“There’s a real confluence of the season and the somberness of autumn and the light changing and the leaves falling and this point of transition,” Fernández says. “Things happen very slowly. Baldwin talks a lot about those transitions being very intimate things but also being very palpable, powerful and possible.”
There will be a reading of James Balwin at the installation on Saturday at 2 p.m.
The lesson from Baldwin that Fernández continues to share is one of finding a soulful equilibrium.
“This idea that Baldwin inspires in us and stayed with me throughout the development of this project,” Fernández tells me, “is we have to be both fierce and gentle, private and public, poetic and political. And keeping all of those things in balance is the kind of work I’m trying to create.”
We also have to bear witness. Baldwin often talked about witnessing. We cannot simply observe. We can’t see what we want to see. We have to bear witness to what is true.
And the time is now.
As “Autumn (...Nothing Personal)” prepares to close Oct. 1, Harvard’s Carpenter Center for the Visual Arts is just getting started with “Time Is Now: Photography and Social Change in James Baldwin’s America,” open through Dec. 30.
The portraits, showcasing black Americans as they are and not as they’ve been portrayed to be, are an example of witnessing. It’s the brutality and beauty Baldwin’s writing on racism in America so often captured reflected in documentary photographs by Dawoud Bey, Marion Palfi, Steve Schapiro and others.
The connection between the photo exhibit and the public art installation is intentional, says Makeda Best, curator of photography at Harvard Art Museums.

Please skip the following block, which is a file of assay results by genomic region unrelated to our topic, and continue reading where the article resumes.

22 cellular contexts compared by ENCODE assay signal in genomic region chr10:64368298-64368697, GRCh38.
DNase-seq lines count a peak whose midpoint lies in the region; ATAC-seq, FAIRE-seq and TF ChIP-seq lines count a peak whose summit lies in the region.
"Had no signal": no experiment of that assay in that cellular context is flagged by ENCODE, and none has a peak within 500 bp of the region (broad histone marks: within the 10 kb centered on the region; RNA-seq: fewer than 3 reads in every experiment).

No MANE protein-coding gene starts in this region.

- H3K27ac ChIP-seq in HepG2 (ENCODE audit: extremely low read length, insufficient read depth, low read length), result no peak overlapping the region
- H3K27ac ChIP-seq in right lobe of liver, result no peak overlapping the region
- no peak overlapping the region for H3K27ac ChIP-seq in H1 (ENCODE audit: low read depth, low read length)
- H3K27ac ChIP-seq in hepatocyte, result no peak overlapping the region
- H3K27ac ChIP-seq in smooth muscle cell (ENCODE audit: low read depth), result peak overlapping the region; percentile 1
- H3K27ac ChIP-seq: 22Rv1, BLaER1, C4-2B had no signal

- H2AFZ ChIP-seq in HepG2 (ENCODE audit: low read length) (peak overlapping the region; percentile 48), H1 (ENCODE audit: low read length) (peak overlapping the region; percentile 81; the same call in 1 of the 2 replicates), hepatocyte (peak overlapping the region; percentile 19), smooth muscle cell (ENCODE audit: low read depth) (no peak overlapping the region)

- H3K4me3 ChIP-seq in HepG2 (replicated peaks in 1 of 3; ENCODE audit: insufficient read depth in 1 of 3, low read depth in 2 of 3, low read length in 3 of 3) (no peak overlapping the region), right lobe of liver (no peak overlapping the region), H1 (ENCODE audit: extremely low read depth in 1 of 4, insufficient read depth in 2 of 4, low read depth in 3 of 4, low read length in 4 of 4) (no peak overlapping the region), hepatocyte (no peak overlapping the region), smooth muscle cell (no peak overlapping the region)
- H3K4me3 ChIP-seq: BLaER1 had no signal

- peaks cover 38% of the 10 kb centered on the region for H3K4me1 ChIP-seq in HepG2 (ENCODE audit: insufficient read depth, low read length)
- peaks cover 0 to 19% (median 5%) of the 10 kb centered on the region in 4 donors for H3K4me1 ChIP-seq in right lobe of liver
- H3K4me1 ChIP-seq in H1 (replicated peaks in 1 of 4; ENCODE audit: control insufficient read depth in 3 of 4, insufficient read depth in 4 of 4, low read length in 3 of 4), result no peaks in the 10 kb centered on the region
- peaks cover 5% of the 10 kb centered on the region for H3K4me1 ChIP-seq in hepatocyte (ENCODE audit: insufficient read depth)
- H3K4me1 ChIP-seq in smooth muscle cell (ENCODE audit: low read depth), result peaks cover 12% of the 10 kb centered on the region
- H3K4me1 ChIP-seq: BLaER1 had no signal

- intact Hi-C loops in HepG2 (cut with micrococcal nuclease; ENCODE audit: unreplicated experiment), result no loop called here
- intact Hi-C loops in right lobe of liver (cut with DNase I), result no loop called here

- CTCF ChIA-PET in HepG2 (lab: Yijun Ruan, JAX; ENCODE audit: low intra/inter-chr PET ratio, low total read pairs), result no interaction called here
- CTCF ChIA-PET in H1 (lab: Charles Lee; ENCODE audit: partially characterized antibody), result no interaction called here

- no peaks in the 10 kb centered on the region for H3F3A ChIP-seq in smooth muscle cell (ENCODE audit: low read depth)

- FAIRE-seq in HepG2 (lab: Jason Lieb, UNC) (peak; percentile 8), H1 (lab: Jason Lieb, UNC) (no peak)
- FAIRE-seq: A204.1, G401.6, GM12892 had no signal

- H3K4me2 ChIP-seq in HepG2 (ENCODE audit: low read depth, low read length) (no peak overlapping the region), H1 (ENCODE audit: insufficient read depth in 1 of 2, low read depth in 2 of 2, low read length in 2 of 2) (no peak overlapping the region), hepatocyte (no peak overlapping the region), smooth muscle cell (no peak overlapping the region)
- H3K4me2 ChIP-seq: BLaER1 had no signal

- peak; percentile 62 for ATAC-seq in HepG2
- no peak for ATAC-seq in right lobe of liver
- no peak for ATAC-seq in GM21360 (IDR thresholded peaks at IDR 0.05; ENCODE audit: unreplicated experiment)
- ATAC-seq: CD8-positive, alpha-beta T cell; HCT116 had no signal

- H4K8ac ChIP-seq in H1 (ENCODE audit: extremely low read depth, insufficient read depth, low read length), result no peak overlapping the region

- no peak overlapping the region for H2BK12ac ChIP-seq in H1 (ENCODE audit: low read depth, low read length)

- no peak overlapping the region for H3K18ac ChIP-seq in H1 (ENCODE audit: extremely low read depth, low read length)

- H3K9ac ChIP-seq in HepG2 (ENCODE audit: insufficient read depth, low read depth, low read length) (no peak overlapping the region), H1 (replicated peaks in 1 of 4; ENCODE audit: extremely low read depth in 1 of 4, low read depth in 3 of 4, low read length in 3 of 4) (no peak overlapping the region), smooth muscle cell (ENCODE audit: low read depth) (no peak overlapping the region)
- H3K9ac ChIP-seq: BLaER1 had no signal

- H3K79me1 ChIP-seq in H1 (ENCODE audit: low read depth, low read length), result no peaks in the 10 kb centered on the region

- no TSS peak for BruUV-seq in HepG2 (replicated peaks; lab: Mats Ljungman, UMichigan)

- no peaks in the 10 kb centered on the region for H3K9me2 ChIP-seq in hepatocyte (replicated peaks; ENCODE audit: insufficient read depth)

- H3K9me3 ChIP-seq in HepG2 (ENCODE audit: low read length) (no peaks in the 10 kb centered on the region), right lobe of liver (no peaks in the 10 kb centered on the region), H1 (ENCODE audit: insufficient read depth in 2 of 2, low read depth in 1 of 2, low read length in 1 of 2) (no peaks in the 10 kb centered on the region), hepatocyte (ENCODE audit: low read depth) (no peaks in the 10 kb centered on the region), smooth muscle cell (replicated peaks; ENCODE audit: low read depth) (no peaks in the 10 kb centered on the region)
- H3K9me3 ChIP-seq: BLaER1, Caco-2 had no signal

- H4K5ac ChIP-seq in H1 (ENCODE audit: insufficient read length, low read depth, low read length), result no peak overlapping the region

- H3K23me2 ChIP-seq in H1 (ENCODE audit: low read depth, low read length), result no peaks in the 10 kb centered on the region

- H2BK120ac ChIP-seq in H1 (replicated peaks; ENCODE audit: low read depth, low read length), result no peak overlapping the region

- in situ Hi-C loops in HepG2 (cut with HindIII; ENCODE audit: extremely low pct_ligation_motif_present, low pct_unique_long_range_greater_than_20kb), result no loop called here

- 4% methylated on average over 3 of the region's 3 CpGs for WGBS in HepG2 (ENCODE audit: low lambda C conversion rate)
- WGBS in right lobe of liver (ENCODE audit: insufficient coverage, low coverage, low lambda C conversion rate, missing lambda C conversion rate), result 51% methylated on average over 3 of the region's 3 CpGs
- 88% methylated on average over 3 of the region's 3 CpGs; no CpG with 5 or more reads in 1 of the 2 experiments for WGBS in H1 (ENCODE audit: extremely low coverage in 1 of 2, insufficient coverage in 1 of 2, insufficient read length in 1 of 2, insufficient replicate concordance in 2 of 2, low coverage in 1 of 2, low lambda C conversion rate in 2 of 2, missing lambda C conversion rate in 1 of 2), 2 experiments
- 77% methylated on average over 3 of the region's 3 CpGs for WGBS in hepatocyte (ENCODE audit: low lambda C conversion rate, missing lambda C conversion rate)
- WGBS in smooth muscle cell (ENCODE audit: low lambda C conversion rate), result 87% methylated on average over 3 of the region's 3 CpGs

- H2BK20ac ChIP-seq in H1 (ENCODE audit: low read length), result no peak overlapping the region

“I have always been inspired by Baldwin’s writing and his interest in everyday people,” she says. “He always spoke to young people and I think the it’s the everyday aspect — you don’t need the big moment. Your own everyday life can be revealing and provide insight into social change.”
The works she chose were shot by photographers when they were college age. Outside of portraits of Baldwin, the photographs focus on everyday black life.
The pieces not only symbolize Baldwin’s reflections, but many hold a mirror up to the madness we still face today.
In “Nothing Personal,” he writes of being arrested while standing with a friend.
“Not a soul seemed to notice; apparently it happened every day. I was pushed into the doorway of a drugstore, and frisked, made to empty my pockets, made to roll up my sleeves, asked what I was doing around here — “around here” being the city in which I was born. I am an old hand at this — policemen have always loved to pick me up and, sometimes, to beat me up.”
On display in “Time Is Now” is “Stop Police Killings, Selma” shot by Steve Schapiro in 1965. It’s impossible not to make the connection to the consistent criminalization of blackness.
“How does humanity look when it’s not someone you know,” says Best, who will host a curator talk at 6 p.m. Oct. 2. “How does it look when it’s not someone you recognize and how can that image be a sight of real revelation.”
Can you witness that familiarity of self in another when you don’t know them?
In 1984, in a New York Times Q&A, Baldwin was asked what he was a witness to.
“Witness to whence I came, where I am,” he said. “Witness to what I’ve seen and the possibilities that I think I see.”
This quote is featured prominently in the “Time Is Now” exhibit.
“ ‘The time is always now’ is something he said,” Best says. “That urgency in the idea of witnessing is something that is appealing and has different meanings. It doesn’t always mean loud and shouty and on the front line. Activism is also witnessing.”